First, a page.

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Man in the middle

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Man in the middle last won the day on February 20

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  1. Yes you can ask for the matter to be transferred and they should readily agree provided you intend pleading guilty. Though with the usual two offences charged I imagine you'll be wanting to do a "deal" (to get the FtF dropped if you plead guilty to speeding). you can ask for an adjournment but provide some evidence of your work posting along with your request.
  2. It is the speeding matter which will cause you the most trouble. If you have been "flashed" a Notice of Intended Prosecution (NIP) and a request for you to provide driver's details will be sent to your old address. If you fail to respond to the request you will be prosecuted for failure to do so. A conviction for that offence carries a hefty fine, six points and an endorsement code that will see your insurance costs go through the roof for the next five years. You need to either get access to the post at your old address or contact the police in the area you believe you were flashed. How long ago do you believe you were flashed?
  3. Indeed. Just for future reference (hopefully never needed) if you are served with a S172 request (to provide driver's details) you must respond to it regardless of any issues you might have with the underlying offence. Even if you had visited the site and discovered the speeding charge was erroneous you would still have committed a S172 offence if you failed to respond. The two matters are entirely separate and a false or mistaken allegation to (say) speeding does not mean you need not provide the information as requested.
  4. Arrive early for your hearing and ask to see the prosecutor for your case. Tell him or her that you will offer to plead guilty to speeding if the FtF charge is dropped. It is a process undertaken routinely in courts across the country. In the very unlikely event that your offer is declined plead Not Guilty to both charges. The matter will be listed for trial and you can then decide your way forward. Do not under any circumstances plead guilty to speeding without the deal in place as you may end up with nine points. What were the circumstances that led to you not providing the driver's details? Depending on them you may be justified in asking the court to sentence you at the Fixed Penalty level (£100 and three points with no surcharge or costs). There is guidance enabling them to do so where the failure was not entirely attributable to you. The speed would have qualified for a course but the court cannot deal with the offence in that way. I'll provide the text of the guidance for you if you wish to use it so that you can mention it in court.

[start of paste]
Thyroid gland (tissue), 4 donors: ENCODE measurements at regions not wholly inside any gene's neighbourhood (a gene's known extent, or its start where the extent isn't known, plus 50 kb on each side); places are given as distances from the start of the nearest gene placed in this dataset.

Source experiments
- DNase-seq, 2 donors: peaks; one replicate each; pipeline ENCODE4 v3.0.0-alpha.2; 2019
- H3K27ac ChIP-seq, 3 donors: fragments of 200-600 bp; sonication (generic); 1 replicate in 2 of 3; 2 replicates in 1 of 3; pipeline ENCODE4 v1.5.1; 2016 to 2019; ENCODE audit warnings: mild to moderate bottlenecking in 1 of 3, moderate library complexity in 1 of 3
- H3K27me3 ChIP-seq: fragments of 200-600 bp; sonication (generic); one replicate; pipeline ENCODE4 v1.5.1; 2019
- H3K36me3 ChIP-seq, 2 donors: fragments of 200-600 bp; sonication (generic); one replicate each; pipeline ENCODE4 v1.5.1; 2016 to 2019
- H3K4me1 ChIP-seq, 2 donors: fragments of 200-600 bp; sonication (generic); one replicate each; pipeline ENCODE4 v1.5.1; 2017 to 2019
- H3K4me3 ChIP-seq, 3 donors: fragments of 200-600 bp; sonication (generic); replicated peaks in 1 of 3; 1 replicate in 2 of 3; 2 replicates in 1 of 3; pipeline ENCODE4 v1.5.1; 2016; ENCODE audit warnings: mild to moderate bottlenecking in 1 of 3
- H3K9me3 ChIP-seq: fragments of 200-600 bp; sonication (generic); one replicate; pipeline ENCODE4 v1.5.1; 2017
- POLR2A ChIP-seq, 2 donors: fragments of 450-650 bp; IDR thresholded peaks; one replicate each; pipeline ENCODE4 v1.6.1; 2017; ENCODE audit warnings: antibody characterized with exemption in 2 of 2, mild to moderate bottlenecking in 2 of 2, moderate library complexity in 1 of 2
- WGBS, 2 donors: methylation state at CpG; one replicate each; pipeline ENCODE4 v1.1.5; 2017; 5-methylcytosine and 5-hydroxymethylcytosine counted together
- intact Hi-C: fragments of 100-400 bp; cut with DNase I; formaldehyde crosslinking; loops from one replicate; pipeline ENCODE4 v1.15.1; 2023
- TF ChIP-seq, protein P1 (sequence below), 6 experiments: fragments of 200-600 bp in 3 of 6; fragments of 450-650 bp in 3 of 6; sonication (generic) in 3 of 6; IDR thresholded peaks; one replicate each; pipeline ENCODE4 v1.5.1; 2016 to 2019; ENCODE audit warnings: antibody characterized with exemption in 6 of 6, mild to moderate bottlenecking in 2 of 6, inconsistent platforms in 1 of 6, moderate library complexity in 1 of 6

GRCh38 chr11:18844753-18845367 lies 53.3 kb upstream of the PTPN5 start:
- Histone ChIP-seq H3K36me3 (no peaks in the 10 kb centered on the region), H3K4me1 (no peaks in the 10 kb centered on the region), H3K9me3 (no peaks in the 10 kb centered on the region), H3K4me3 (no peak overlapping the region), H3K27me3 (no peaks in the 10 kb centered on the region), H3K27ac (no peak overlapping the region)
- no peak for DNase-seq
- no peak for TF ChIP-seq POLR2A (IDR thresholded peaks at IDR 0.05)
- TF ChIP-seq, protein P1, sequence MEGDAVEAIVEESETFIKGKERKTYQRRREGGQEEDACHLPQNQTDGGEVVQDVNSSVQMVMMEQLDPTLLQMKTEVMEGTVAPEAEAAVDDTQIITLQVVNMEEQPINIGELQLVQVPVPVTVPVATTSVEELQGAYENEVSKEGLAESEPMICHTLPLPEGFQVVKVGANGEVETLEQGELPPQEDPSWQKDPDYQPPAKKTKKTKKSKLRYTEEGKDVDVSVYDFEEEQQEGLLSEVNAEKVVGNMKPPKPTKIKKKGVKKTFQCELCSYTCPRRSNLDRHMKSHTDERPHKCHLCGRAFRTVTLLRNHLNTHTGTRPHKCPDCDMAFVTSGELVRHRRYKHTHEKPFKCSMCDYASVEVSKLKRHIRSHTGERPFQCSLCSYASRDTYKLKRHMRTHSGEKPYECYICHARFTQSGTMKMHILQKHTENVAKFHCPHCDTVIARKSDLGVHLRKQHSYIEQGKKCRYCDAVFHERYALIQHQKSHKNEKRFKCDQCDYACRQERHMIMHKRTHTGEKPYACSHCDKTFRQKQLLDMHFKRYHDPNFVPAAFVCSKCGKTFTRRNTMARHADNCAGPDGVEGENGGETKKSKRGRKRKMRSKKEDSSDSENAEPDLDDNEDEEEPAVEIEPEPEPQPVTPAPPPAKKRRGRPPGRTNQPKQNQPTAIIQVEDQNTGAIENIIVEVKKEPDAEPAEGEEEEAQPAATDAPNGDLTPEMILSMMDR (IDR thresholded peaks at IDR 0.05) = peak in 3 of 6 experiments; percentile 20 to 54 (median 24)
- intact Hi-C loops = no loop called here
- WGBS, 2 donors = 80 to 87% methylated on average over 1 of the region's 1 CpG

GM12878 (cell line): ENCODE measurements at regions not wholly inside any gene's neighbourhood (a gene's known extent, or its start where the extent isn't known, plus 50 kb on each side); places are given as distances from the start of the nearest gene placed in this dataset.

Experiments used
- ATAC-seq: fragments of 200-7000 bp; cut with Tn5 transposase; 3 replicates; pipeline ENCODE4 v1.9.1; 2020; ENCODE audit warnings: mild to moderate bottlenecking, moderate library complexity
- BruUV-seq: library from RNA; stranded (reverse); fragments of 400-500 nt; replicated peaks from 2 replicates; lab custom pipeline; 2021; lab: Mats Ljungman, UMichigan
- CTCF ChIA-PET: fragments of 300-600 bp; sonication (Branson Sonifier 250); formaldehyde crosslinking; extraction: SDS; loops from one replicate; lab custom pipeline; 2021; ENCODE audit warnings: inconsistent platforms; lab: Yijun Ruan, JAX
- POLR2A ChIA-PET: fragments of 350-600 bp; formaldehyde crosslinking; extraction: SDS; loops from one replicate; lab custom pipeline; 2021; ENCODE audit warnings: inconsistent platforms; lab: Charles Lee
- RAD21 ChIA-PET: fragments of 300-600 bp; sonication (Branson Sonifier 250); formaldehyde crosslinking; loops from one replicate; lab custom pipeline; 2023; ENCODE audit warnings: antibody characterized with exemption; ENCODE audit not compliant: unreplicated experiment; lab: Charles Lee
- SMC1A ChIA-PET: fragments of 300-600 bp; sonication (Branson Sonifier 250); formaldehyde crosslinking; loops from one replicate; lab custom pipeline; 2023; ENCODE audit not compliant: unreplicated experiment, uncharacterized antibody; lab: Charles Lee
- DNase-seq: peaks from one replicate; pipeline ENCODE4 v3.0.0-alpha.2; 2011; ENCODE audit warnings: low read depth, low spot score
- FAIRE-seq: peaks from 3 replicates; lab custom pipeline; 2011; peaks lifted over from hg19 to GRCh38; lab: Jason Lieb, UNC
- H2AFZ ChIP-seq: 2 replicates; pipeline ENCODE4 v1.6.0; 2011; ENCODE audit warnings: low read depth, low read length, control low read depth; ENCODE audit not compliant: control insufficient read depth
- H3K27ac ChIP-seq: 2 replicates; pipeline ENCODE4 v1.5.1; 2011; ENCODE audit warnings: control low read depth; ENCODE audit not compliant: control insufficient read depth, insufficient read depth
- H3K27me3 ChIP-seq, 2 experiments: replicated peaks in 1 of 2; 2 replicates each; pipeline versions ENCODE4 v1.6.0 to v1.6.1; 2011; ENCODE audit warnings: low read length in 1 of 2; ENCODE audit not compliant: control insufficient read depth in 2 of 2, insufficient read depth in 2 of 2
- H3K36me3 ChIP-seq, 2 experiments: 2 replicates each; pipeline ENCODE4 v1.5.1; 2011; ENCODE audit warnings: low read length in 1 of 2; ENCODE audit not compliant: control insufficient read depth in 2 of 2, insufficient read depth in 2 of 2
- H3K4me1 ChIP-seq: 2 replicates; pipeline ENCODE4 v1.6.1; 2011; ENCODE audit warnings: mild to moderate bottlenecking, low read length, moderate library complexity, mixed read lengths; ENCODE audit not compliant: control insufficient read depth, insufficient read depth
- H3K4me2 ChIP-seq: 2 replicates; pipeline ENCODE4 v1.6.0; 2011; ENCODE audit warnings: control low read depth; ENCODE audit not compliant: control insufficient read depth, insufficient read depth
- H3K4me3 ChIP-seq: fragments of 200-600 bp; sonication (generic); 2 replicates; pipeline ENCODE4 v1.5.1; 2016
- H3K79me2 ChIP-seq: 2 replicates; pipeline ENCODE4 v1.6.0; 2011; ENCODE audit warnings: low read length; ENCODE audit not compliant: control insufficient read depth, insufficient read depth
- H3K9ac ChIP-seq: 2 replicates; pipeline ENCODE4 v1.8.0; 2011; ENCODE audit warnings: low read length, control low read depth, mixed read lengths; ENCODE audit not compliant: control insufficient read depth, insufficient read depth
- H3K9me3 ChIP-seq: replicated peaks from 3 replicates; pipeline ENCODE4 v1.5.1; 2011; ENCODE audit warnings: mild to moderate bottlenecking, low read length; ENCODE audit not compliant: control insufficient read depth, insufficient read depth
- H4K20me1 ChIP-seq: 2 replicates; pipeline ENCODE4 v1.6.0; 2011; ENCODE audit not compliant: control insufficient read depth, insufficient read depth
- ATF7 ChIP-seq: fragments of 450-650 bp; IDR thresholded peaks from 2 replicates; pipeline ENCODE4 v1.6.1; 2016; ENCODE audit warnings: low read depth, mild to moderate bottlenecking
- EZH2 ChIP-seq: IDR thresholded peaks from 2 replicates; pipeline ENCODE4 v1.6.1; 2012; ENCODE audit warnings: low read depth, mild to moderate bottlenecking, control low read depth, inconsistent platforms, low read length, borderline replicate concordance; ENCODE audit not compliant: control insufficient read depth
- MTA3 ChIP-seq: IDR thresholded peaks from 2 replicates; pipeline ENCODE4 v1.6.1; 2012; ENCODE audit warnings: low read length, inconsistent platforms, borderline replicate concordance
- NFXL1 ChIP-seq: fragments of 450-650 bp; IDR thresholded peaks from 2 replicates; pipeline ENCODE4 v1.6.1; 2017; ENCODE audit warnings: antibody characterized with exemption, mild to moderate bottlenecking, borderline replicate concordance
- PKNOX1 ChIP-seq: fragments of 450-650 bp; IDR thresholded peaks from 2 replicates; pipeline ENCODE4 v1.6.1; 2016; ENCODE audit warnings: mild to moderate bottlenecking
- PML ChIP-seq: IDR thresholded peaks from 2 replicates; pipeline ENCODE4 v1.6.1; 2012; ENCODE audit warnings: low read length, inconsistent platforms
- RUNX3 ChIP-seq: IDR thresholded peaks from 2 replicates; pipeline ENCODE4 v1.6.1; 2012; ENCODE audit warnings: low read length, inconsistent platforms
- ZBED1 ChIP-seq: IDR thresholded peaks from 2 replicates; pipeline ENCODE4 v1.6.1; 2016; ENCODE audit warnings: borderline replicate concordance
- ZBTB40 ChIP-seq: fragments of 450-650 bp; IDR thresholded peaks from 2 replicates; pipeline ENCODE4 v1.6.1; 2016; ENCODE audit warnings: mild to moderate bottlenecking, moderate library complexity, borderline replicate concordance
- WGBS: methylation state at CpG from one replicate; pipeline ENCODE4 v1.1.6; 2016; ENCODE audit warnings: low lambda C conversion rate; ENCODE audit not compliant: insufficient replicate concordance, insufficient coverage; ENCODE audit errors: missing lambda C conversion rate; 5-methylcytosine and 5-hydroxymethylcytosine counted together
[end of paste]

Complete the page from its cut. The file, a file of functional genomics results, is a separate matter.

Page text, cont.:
5. No. Maybe because I've been driving for many years and know the difference between a tax and a fine or fixed penalty (or even a fee for a course if that is what the OP is offered and he accepts). But let's not allow the thread to degenerate into an unnecessary argument as it won't help the OP one little bit.
  6. The difficulty you face with that line of reasoning is that the presence of a system of street lighting (spaced at no more than 200 yards) bestows a default 30mph limit. Only if that default is to be modified are small "repeaters" necessary. In fact it is not permissible to install 30mph repeaters where there are streetlights and the default applies. Street lighting is an important part of speed limit provision. Case law has determined that the lights themselves provide notice of the limit (making the stretch a "restricted" road) and it is no defence if, say, one gap is 201 yards or if one or all of the lights are inoperable. Courts have also ruled that it does not matter if the terminal signs (which you contend are inadequate) are obscured by, say vegetation thus making your contention unlikely to cut the mustard. A simple rule for street lighting is that it denotes a 30mph limit unless you see repeaters to the contrary (you will not see repeaters showing 30). Where there is no street lighting the default is the National Speed Limit unless you see repeaters to the contrary. +1 (though I do not accept that the penalty is an "unofficial tax!).
  7. They are not trying to deal with it under UK law. They are processing the matter under French law. Like just about every other European country (bar the UK) Speeding offences in France become the liability of the vehicle's keeper. If you had no intention of visiting France again you could ignore the demand and be fairly sure it would not be pursued in the UK. However, in your position I would pay up because this is almost bound to catch up with you on one of your future visits.